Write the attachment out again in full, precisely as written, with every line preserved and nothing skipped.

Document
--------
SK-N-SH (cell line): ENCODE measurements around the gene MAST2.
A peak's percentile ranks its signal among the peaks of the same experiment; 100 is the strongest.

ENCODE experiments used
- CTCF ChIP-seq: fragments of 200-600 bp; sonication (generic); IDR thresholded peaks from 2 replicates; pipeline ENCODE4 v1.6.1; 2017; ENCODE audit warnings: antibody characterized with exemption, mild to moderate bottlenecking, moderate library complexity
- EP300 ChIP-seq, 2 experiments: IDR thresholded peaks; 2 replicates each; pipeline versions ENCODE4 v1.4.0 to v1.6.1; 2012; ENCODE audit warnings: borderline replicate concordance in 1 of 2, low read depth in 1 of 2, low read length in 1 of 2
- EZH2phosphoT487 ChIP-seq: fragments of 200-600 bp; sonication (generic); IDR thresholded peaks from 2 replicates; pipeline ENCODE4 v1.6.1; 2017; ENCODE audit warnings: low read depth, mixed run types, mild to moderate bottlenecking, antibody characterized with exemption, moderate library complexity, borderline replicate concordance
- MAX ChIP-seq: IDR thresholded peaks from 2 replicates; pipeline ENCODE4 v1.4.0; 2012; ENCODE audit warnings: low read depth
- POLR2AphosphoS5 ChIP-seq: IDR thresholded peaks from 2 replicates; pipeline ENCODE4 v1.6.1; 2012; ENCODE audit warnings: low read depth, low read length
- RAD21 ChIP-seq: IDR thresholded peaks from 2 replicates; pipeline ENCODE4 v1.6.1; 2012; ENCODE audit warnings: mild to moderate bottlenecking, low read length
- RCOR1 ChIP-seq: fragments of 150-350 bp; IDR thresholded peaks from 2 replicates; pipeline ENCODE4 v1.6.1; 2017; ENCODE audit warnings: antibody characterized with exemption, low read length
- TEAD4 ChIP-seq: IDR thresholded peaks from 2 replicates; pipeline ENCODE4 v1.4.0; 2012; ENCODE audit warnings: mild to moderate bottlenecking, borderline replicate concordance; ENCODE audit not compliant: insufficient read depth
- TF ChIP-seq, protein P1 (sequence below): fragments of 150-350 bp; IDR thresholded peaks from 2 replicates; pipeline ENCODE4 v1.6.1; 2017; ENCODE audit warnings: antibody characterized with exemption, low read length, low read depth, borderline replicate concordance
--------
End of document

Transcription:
SK-N-SH (cell line): ENCODE measurements around the gene MAST2.
A peak's percentile ranks its signal among the peaks of the same experiment; 100 is the strongest.

ENCODE experiments used
- CTCF ChIP-seq: fragments of 200-600 bp; sonication (generic); IDR thresholded peaks from 2 replicates; pipeline ENCODE4 v1.6.1; 2017; ENCODE audit warnings: antibody characterized with exemption, mild to moderate bottlenecking, moderate library complexity
- EP300 ChIP-seq, 2 experiments: IDR thresholded peaks; 2 replicates each; pipeline versions ENCODE4 v1.4.0 to v1.6.1; 2012; ENCODE audit warnings: borderline replicate concordance in 1 of 2, low read depth in 1 of 2, low read length in 1 of 2
- EZH2phosphoT487 ChIP-seq: fragments of 200-600 bp; sonication (generic); IDR thresholded peaks from 2 replicates; pipeline ENCODE4 v1.6.1; 2017; ENCODE audit warnings: low read depth, mixed run types, mild to moderate bottlenecking, antibody characterized with exemption, moderate library complexity, borderline replicate concordance
- MAX ChIP-seq: IDR thresholded peaks from 2 replicates; pipeline ENCODE4 v1.4.0; 2012; ENCODE audit warnings: low read depth
- POLR2AphosphoS5 ChIP-seq: IDR thresholded peaks from 2 replicates; pipeline ENCODE4 v1.6.1; 2012; ENCODE audit warnings: low read depth, low read length
- RAD21 ChIP-seq: IDR thresholded peaks from 2 replicates; pipeline ENCODE4 v1.6.1; 2012; ENCODE audit warnings: mild to moderate bottlenecking, low read length
- RCOR1 ChIP-seq: fragments of 150-350 bp; IDR thresholded peaks from 2 replicates; pipeline ENCODE4 v1.6.1; 2017; ENCODE audit warnings: antibody characterized with exemption, low read length
- TEAD4 ChIP-seq: IDR thresholded peaks from 2 replicates; pipeline ENCODE4 v1.4.0; 2012; ENCODE audit warnings: mild to moderate bottlenecking, borderline replicate concordance; ENCODE audit not compliant: insufficient read depth
- TF ChIP-seq, protein P1 (sequence below): fragments of 150-350 bp; IDR thresholded peaks from 2 replicates; pipeline ENCODE4 v1.6.1; 2017; ENCODE audit warnings: antibody characterized with exemption, low read length, low read depth, borderline replicate concordance